That connection is actually not hard to explain. We know that al-Awlaki spent the 1990s in the U.S., where he would have had easy access to the rich array of paramilitary books and manuals circulated by far Right and survivalist mail order firms, which also sold anti-Semitic tracts. Both kinds of writing would have appealed to a budding jihadi. If he dabbled at all in this subculture, he would very soon have encountered the books of Pierce, who was a best-seller in these catalogues. Particularly in the early nineties, Hunter was the hottest name in this literary underworld. If not Hunter itself, al-Awlaki would certainly have heard discussions of leaderless resistance, which was all the rage on the paramilitary Right in those years.

In light of that, look at the domestic terror attacks in the U.S. in the past decade, all of “lone wolves” or of tiny hermetic cells, made up of siblings or married couples. Think of the Tsarnaevs in Boston, of Nidal Hassan in Fort Hood, of Muhammad Youssef Abdulazeez in Chattanooga, and now of Farook and Malik in San Berndardino. Think also of the many instances—never fully catalogued and collated—of Islamist “lone wolves” driving cars into crowds. Call it “self-radicalization” if you must, but what we have in progress, in the contemporary United States, is a textbook example of a Hunter-inspired campaign of leaderless resistance.

What that means is that virtually none of the counter-terror tactics currently deployed by U.S. agencies have the slightest relevance to detecting or preventing future attacks. You can’t track leaders because there aren’t any, you can’t infiltrate the group or turn participants, and all the propaganda and terror methods needed are on the Internet. They are getting their training and propaganda online from Qaeda sites like Inspire, and more recently by the ISIS/Daesh magazine Dabiq.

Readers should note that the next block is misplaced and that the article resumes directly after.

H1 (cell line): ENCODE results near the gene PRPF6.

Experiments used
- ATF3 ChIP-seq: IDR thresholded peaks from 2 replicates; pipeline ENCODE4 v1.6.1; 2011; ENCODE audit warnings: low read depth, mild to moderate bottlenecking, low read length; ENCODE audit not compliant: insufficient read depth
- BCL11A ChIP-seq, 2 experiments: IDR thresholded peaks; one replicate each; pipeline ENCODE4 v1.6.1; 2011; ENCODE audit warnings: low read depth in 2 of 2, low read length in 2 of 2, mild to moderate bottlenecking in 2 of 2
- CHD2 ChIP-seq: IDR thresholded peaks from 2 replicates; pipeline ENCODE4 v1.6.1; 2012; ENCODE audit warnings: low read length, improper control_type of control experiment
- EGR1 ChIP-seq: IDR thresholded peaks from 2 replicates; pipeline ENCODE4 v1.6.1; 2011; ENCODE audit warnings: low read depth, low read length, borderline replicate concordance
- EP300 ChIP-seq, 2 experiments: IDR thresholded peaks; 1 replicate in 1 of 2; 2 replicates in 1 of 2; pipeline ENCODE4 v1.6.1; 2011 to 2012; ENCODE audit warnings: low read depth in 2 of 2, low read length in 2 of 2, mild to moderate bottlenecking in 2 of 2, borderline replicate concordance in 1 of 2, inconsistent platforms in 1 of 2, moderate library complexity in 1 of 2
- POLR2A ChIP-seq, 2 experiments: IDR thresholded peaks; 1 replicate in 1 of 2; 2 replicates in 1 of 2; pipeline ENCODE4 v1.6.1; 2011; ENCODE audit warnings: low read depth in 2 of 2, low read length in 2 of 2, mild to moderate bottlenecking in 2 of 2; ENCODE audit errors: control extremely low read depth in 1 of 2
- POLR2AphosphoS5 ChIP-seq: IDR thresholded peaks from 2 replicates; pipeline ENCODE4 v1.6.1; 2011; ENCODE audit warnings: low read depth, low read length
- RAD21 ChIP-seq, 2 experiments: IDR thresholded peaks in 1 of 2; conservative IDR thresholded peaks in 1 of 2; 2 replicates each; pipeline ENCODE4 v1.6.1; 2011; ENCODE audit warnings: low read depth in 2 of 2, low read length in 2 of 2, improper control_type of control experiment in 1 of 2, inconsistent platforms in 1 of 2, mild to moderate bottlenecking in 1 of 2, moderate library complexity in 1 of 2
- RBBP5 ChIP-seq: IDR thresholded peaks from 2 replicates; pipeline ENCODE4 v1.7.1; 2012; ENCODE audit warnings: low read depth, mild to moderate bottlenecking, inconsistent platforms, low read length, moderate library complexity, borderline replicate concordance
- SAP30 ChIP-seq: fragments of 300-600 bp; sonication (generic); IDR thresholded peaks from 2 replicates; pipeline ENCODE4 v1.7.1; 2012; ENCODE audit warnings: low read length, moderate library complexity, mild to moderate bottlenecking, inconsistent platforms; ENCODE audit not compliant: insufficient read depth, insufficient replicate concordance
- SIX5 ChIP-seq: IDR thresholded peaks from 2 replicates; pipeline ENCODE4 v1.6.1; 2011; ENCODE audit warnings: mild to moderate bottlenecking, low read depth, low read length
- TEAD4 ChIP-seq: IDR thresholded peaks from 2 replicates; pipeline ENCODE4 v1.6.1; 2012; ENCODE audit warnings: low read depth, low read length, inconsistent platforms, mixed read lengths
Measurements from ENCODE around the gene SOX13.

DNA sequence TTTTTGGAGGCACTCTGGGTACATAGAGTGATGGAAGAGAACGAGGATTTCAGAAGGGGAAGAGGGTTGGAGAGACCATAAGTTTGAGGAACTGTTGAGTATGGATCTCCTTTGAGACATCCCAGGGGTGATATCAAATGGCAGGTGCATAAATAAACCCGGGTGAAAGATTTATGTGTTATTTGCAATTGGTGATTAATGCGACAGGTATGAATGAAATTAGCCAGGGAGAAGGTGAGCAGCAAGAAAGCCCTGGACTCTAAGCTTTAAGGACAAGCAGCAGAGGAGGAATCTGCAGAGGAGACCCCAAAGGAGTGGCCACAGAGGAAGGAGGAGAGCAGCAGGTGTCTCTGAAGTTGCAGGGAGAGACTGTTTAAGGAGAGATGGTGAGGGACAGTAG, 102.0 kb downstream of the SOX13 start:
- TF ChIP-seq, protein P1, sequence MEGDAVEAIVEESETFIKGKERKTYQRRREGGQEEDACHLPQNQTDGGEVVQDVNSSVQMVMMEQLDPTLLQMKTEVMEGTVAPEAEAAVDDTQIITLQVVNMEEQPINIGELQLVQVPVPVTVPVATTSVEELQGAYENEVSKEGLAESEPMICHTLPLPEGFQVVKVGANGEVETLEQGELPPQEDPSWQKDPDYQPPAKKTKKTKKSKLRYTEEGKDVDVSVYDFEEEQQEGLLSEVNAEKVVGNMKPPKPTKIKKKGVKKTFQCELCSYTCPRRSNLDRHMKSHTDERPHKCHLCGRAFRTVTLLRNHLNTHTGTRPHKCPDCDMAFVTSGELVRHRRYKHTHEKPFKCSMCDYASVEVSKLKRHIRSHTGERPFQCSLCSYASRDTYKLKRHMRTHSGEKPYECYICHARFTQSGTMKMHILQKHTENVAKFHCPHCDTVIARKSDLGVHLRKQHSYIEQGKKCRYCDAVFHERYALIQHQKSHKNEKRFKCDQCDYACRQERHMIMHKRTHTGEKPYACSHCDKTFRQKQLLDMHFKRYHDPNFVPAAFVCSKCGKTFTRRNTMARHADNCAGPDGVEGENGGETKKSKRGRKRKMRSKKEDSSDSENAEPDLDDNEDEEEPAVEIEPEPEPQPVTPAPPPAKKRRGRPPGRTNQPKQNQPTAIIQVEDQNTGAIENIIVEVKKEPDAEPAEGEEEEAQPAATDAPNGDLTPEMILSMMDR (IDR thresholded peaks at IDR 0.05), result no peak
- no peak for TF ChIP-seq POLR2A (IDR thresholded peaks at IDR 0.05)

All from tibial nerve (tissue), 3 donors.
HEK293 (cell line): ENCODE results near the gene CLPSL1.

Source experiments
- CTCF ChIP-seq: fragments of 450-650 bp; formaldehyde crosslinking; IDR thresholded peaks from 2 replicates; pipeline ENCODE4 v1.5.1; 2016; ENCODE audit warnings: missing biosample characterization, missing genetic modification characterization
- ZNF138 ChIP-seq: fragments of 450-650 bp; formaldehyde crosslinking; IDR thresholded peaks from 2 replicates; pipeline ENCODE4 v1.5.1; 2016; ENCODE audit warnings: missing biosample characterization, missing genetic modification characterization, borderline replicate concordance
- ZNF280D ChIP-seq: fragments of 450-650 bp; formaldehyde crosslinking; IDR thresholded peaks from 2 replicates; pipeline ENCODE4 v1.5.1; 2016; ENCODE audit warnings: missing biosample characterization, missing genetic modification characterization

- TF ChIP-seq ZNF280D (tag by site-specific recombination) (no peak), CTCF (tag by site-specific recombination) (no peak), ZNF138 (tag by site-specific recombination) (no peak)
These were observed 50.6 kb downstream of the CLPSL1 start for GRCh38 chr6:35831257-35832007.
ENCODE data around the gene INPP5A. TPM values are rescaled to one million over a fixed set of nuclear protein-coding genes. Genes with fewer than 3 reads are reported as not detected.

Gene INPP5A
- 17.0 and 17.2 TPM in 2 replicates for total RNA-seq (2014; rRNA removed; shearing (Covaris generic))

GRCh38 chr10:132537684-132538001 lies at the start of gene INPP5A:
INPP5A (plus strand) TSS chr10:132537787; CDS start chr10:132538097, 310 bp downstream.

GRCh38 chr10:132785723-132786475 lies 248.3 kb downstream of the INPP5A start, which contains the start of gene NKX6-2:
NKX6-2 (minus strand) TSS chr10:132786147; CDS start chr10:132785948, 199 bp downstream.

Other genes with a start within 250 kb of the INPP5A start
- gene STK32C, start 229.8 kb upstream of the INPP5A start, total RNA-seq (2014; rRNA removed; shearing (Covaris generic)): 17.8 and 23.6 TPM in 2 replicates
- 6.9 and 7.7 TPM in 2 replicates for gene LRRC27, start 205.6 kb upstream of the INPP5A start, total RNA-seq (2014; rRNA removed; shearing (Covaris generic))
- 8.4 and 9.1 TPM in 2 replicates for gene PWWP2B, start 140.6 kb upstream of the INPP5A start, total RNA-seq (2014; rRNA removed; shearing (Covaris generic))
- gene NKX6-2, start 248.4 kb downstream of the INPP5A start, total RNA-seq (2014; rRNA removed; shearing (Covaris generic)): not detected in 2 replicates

For the sake of argument, let us accept the optimistic view that 99 percent of American Muslims flatly reject terrorism. Not counting any future migration, that would still leave one percent of the whole, or some 30,000 potential Islamist militants. That is enough people for 10,000 leaderless cells.

Addressing this issue would seem to be the absolute number one priority of U.S. law enforcement in the coming years. Shall we begin, at least, by naming the enemy?

Philip Jenkins is the author of The Many Faces of Christ: The Thousand Year Story of the Survival and Influence of the Lost Gospels [3]. He is distinguished professor of history at Baylor University and serves as co-director for the Program on Historical Studies of Religion in the Institute for Studies of Religion.

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20 Comments To "The Challenge of Lone Wolf Terrorism"

#1 Comment By Xavier Galindo On December 7, 2015 @ 4:25 am

This was an interesting article, thanks for taking the time to write it! Respectfully, I’m not convinced that this form of terrorism is particularly recent or innovative. Unorganized terrorism has always relied upon “leaderless resistance,” even if that name wasn’t used. Another phrase for “leaderless resistance” may just as well be “random guy in a house in the woods that hates the government.” Is this so very different from how anarchist terrorism operated a century ago?

Moreover, I’m not at all clear about what, precisely, can law enforcement do to adapt to this form of terrorism, which is indistinguishable in all but the perpetrator’s mind to any other form of violent crime? What is the practical, real-world difference between one of these people and some teenager planning a school shooting from his bedroom?

There is nothing for law enforcement to “adapt” to in that scenario. This form of criminal behavior and/or terrorism is undetectable unless the perpetrator blows their cover or authorities catch a lucky break. Even if we wanted to form an Orwellian state to prevent it, we don’t yet have the technology to detect bad intentions.

As far as the “30,000 potential militants,” I don’t believe that follows from the premises as given here. Surely there must be more variables to account for than the spectrum’s two extremes.


#2 Comment By mohammad On December 7, 2015 @ 4:50 am